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  • By: Kevin Leckerman, Esq.
  • Published: May 16, 2011
A uniformed man stands guard with a gun and stick in front of a jail cell - Leckerman Law, LLC

The numbers are out and it’s official. For the ninth straight year, the Pennsylvania State Police have set a record for DUI (driving under the influence) arrests. See Pennsylvania State Police: DUI Arrest Record Set Last Year. According to the statistics recently released, the state police arrested 17,695 people for DUI in 2010. This number of DUI arrests is up five percent from 2009.

Nonetheless, arrests do not equal convictions. The number of convictions resulting from these arrests has not been published. There is no doubt that more than of a few of these DUI arrests did not ultimately end up as convictions for a number of reasons. Often, charges are dismissed due to constitutional violations by the police or insufficient evidence of driving under the influence.

Moreover, one apparent reason for the increased arrests is due to the use of drug recognition evaluations (dre). Drug recognition evaluations increased by twenty-nine percent from the previous year, totaling 1,450 evaluations. (See article on the problems with Drug Recognition Evaluations ) The effectiveness of drug recognition evaluations has been highly criticized by defense attorneys and scientists alike as junk science. Additionally, the competence of a police officer to be qualified as a “Drug Recognition Expert” or DRE is questionable. As such, one must wonder how many of the 1,450 drug recognition evaluations resulted in convictions.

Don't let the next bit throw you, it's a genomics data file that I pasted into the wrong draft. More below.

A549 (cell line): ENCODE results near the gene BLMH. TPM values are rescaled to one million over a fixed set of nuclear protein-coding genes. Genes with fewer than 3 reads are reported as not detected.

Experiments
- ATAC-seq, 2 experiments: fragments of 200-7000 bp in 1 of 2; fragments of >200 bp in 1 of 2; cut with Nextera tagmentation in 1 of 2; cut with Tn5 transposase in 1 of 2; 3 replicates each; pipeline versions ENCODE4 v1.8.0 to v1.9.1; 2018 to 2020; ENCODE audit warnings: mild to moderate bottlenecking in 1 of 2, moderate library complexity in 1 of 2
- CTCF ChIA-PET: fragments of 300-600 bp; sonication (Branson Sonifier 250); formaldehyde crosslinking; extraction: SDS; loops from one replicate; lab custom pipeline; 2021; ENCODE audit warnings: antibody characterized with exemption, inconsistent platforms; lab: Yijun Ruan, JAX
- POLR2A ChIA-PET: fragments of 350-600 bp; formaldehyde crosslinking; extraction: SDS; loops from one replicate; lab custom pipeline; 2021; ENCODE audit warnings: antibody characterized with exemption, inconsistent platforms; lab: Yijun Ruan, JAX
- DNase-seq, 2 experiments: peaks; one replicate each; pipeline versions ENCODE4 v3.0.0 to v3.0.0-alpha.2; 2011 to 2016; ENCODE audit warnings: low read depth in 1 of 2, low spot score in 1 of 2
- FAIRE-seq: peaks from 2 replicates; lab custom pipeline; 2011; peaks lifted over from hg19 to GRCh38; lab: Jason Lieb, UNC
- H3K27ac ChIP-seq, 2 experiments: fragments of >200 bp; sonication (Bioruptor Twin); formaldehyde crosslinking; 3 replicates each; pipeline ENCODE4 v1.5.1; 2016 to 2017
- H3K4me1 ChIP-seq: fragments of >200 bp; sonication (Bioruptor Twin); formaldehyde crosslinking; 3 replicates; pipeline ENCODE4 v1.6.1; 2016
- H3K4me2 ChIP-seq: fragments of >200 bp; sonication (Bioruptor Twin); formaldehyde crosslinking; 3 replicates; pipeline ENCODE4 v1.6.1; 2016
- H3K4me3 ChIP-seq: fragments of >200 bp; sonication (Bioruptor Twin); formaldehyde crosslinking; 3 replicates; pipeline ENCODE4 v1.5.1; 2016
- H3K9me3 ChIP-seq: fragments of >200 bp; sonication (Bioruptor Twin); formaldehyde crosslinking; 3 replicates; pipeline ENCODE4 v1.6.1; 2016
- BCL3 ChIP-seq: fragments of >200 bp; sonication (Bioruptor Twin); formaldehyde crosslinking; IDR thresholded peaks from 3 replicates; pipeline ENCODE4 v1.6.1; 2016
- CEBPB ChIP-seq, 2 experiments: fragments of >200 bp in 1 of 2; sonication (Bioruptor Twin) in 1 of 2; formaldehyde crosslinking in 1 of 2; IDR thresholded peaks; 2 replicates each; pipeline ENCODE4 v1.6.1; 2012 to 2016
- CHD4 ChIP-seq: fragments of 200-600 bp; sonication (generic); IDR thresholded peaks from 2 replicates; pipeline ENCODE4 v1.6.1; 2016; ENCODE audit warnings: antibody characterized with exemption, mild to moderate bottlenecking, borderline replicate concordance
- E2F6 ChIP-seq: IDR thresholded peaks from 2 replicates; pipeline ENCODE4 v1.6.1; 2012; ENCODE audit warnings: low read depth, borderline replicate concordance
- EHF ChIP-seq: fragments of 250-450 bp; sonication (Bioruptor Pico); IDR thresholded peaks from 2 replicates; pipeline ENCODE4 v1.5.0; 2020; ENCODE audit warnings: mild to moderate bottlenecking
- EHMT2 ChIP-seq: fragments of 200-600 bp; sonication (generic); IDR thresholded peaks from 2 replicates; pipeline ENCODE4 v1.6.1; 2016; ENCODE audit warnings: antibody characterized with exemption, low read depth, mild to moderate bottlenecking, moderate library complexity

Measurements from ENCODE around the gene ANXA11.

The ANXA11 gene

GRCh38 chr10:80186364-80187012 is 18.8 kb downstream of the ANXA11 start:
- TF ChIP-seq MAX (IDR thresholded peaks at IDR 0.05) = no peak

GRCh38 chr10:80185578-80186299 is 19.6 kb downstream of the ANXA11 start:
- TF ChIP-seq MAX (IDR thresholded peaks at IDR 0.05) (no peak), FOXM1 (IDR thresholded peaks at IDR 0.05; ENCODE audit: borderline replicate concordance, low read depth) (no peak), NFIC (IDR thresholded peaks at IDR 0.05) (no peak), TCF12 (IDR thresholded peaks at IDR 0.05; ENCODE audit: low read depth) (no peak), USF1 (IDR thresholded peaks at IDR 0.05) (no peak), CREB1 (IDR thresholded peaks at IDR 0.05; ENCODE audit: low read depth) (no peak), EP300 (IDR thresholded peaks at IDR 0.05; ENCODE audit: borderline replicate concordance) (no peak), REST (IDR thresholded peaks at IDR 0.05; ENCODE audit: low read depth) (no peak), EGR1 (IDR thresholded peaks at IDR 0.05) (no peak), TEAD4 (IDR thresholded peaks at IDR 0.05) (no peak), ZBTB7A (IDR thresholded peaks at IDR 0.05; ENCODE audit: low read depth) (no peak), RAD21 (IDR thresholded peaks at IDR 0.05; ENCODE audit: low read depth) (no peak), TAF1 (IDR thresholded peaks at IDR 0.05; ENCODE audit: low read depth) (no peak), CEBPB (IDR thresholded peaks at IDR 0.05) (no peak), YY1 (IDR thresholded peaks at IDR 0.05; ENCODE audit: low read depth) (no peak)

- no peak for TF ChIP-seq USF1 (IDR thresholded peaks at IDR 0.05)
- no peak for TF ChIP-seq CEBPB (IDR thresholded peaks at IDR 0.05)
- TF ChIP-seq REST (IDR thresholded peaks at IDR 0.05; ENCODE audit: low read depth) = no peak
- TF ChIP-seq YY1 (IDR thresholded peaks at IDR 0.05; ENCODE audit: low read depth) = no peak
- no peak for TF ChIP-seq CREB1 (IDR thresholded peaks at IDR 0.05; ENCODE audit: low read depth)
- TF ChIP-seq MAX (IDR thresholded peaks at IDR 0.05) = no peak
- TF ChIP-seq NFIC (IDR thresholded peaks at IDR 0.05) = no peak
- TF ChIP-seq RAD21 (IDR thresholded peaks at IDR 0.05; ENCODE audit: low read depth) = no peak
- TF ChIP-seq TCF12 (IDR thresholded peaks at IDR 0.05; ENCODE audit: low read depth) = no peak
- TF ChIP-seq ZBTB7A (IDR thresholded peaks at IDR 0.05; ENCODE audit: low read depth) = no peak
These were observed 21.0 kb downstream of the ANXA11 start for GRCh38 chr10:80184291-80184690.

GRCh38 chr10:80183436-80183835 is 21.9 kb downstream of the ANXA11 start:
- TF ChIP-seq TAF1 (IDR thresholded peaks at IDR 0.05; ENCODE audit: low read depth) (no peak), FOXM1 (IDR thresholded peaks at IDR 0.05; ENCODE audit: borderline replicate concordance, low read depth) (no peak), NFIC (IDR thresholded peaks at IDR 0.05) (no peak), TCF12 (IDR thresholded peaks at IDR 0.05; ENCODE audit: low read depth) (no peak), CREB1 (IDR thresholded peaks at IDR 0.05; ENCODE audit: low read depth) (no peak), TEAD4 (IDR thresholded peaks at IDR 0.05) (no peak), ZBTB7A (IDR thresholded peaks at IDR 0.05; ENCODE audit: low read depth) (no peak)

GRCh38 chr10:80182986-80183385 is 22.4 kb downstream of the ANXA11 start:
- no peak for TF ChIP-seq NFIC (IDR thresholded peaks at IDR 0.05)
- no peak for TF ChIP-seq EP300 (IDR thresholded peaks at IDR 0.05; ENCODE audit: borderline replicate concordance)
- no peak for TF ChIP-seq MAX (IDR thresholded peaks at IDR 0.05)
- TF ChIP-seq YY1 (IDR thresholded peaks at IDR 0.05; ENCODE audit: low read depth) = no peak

Statistics can be misleading. There is extraordinary pressure on police officers to make DUI arrests. In addition, police agencies may be encouraged to report an increased number of arrests in order to receive government funding for DUI-detection training programs. Numerous times in the past, I have represented clients whose blood alcohol concentrations (BAC) have been found to be well below the legal limit. Yet, the police still proceeded to file charges. The police officers and their departments are able to report that a DUI arrest was made, even though it may have been unfounded. Furthermore, keep in mind that police officers get awards from anti-DUI groups for the number of arrests made, not convictions. Therefore, a record number of DUI arrests does not necessarily mean that more people are actually driving while intoxicated.

Contact Leckerman Law for more information.

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